Genomic Health and Molecular Diagnostic Companies

Creating personalized cancer treatment

In the past, when you were diagnosed with cancer, you would receive similar treatment to those who had the same type of cancer and whose cancers were in the same stage as yours. With the advent of precision medicine, however, this has somewhat changed. Precision medicine is a form of cancer care where doctors select the most appropriate and personalized treatment for a cancer patient based on the particular genetics of the tumor and disease of the patient.

Personalizing cancer care means that each individual can be treated based on the specific genetic changes that are present in his/her tumor. A biopsy is performed on the tumor, that is, a small part of the cancer tissue is removed and taken for testing. Many times the cancer patient has already undergone some form of surgery to try to remove the cancer. In cases like this, the part of the cancer that has been removed (if stored) will be used for the test so that no subsequent biopsy surgery is required.

Goals of Genomic Testing for Cancer

  • Map out the complete genetic profile of a cancerous tumor.
  • Identify the mutations and changes that have occurred in the tumor.
  • Help the physician decide what particular treatment type or combination is best suited for the patient based on the information gathered.

Potential Benefits

There are many advantages to genomic testing for cancer, and it has been known to improve cancer outcomes. It is becoming known as a less invasive, less expensive, and less toxic alternative to chemotherapy, which poses serious side effects to patients.

This means that cancer patients can avoid getting treated with potentially life-threatening options. A report on genomic testing by the World Health Organization outlines the perfect example of this. Tamoxifen (a popular treatment for breast cancer patients) showed for patients with the SULTIA1 mutation that they did "not respond optimally" to the treatment. According to the report, some patients were "simply resistant to this drug." In other patients, however, "the wrong dosage can be lethal for the patient.” This research portrays the significantly varied range of negative effects that certain treatments can have, depending on the patient.

Finally, genomic testing for cancer also helps new and more effective cancer drugs be developed. Some examples of drugs that have been developed to treat cancers differently by targetting specific genetic changes are Imatinib (Gleevec), Trastuzumab (Herceptin), Gefitinib (Iressa) and Erlotinib (Tarceva).

Genomic Health's Method

Genomic Health is a company that provides diagnostic tests to analyze the activity of certain genes that are present in a cancer patient's tissue.

Important information about the tumor is then discovered and used to tailor the cancer patients care. Genomic Health testing is available for early and late stage breast cancer, early and late-stage prostate cancer, and colon cancer. Genomic Health diagnostic tests provide physicians and care providers answers to the following questions about the tumor and the treatment options that should be pursued:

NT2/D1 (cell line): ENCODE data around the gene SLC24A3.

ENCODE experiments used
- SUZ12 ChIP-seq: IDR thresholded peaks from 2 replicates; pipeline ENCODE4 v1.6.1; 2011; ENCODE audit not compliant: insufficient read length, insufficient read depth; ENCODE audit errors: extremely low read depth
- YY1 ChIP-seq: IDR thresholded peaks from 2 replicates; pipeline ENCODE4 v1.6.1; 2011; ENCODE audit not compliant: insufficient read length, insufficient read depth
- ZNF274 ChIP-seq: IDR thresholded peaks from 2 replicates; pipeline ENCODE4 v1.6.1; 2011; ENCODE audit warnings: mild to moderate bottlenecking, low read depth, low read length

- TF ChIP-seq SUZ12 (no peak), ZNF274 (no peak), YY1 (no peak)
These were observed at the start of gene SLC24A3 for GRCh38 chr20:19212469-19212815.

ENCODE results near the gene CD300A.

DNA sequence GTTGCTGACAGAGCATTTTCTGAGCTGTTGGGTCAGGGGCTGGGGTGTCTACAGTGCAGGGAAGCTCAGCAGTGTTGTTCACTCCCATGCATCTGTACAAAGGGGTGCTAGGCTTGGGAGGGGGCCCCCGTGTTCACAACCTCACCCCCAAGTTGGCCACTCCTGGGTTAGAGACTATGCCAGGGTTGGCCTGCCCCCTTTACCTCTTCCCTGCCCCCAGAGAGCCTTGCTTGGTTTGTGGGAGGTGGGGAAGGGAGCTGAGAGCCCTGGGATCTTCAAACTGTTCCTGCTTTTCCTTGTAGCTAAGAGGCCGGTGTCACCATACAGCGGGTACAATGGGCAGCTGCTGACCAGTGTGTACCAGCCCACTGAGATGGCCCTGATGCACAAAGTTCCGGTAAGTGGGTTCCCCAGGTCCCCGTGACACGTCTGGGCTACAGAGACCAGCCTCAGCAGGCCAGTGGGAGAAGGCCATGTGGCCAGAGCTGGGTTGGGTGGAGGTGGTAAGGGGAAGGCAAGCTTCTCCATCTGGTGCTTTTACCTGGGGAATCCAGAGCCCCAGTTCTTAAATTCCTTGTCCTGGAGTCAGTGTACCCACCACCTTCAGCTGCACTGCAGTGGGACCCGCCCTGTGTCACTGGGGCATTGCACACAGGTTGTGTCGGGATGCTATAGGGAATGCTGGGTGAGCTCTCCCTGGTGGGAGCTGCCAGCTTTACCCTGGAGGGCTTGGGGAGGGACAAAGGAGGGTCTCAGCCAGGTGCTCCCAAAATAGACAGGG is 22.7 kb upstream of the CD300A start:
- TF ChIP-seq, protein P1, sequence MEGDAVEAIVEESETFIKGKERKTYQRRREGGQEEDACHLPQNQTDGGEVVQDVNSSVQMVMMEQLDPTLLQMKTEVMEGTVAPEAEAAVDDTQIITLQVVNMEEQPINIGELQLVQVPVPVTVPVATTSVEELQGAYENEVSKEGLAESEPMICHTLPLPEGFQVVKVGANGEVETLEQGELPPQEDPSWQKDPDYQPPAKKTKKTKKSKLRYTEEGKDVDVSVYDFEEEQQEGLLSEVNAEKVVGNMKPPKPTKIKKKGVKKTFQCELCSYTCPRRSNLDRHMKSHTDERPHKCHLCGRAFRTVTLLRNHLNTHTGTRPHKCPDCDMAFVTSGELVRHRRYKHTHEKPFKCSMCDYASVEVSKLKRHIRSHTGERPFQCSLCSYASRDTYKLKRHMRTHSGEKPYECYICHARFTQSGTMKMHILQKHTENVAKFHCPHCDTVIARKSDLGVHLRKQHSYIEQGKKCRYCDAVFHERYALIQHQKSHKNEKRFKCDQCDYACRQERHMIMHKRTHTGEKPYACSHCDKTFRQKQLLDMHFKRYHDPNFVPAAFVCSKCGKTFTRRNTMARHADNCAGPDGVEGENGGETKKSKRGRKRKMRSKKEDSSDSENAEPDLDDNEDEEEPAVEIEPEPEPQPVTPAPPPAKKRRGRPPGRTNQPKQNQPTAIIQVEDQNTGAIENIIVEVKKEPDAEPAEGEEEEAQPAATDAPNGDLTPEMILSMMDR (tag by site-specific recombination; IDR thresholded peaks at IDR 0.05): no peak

• How aggressive is the cancer?
  • What stage is the patient in?
  • Does the patient need surgery, radiation, chemotherapy, or a combination?

Test Types

There are several kinds of testing that Genomic Health offers to patients. Determining which test is appropriate for a patient depends on factors such as the type and stage of cancer.

Genomic Health Tests

Oncotype DX for Breast Cancer. This test analyzes the activity of 21 specific genes in the cancer tumor. It is for patients who have been newly diagnosed and have “early-stage (stage I, II or IIIa), breast cancer who have node-negative or node-positive (1-3), estrogen receptor-positive (ER+), or HER2-negative disease.” The test predicts how effective chemotherapy will be in treatment, the chances of cancer recurring in the future (called a Breast Recurrence Score), and if the cancer can be successfully treated with only hormonal therapy.

Oncotype DX for Ductal Carcinoma In Situ (DCIS). This is the second type of test for breast cancer. DCIS is a form of breast cancer that is still in its very early stages and has not spread (is non-invasive). It is for patients with this pre-invasive breast cancer and gives the treating physician information about the DCIS tumor, how it behaves, and how likely it is to recur in the same breast.

Oncotype DX for Prostate Cancer. This test helps men that have been diagnosed with early-stage prostate cancer decide the right course of treatment. Surgery and/or radiation is often prescribed for prostate cancer even though it isn’t always needed. Oncotype DX for prostate cancer helps physicians determine if the cancer is aggressive or not and predict the short and long-term possible growth and outcomes of the prostate cancer.

Oncotype DX AR-V7 Nucleus Detect Test. This test is for men who have late-stage prostate cancer. Late-stage is often treated with anti-androgen therapy—drugs that stop the cancer cells from synthesizing any male hormones. The Oncotype DX AR-V7 Nucleus Detect test helps the physician identify whether the cancer is still responsive to the anti-androgen therapies or if it has become resistant. This determines if the patient should begin a different kind of therapy.

Oncotype DX for Colon Cancer. This test predicts the risk of cancer recurrence in patients with stage II and stages III A/B colon cancer. This helps physicians decide whether or not to pursue chemotherapy treatment after surgery and if so, what kind of adjuvant therapy should be added to the chemotherapy.

Common Questions

Who can order these tests?

These genomic tests for cancer can only be ordered by a licensed healthcare professional who will first determine the usefulness or otherwise of the test in each individual patient's case.

Are the tests covered by insurance?

  • The Oncotype DX for early-stage invasive cancer is covered by Medicare and other major insurance companies like Aetna, CIGNA, United Healthcare, Kaiser Permanente, Anthem/WellPoint, Humana, Blue Cross, and Federal.
  • The Oncotype DX for DCIS is only covered by Medicare at this point.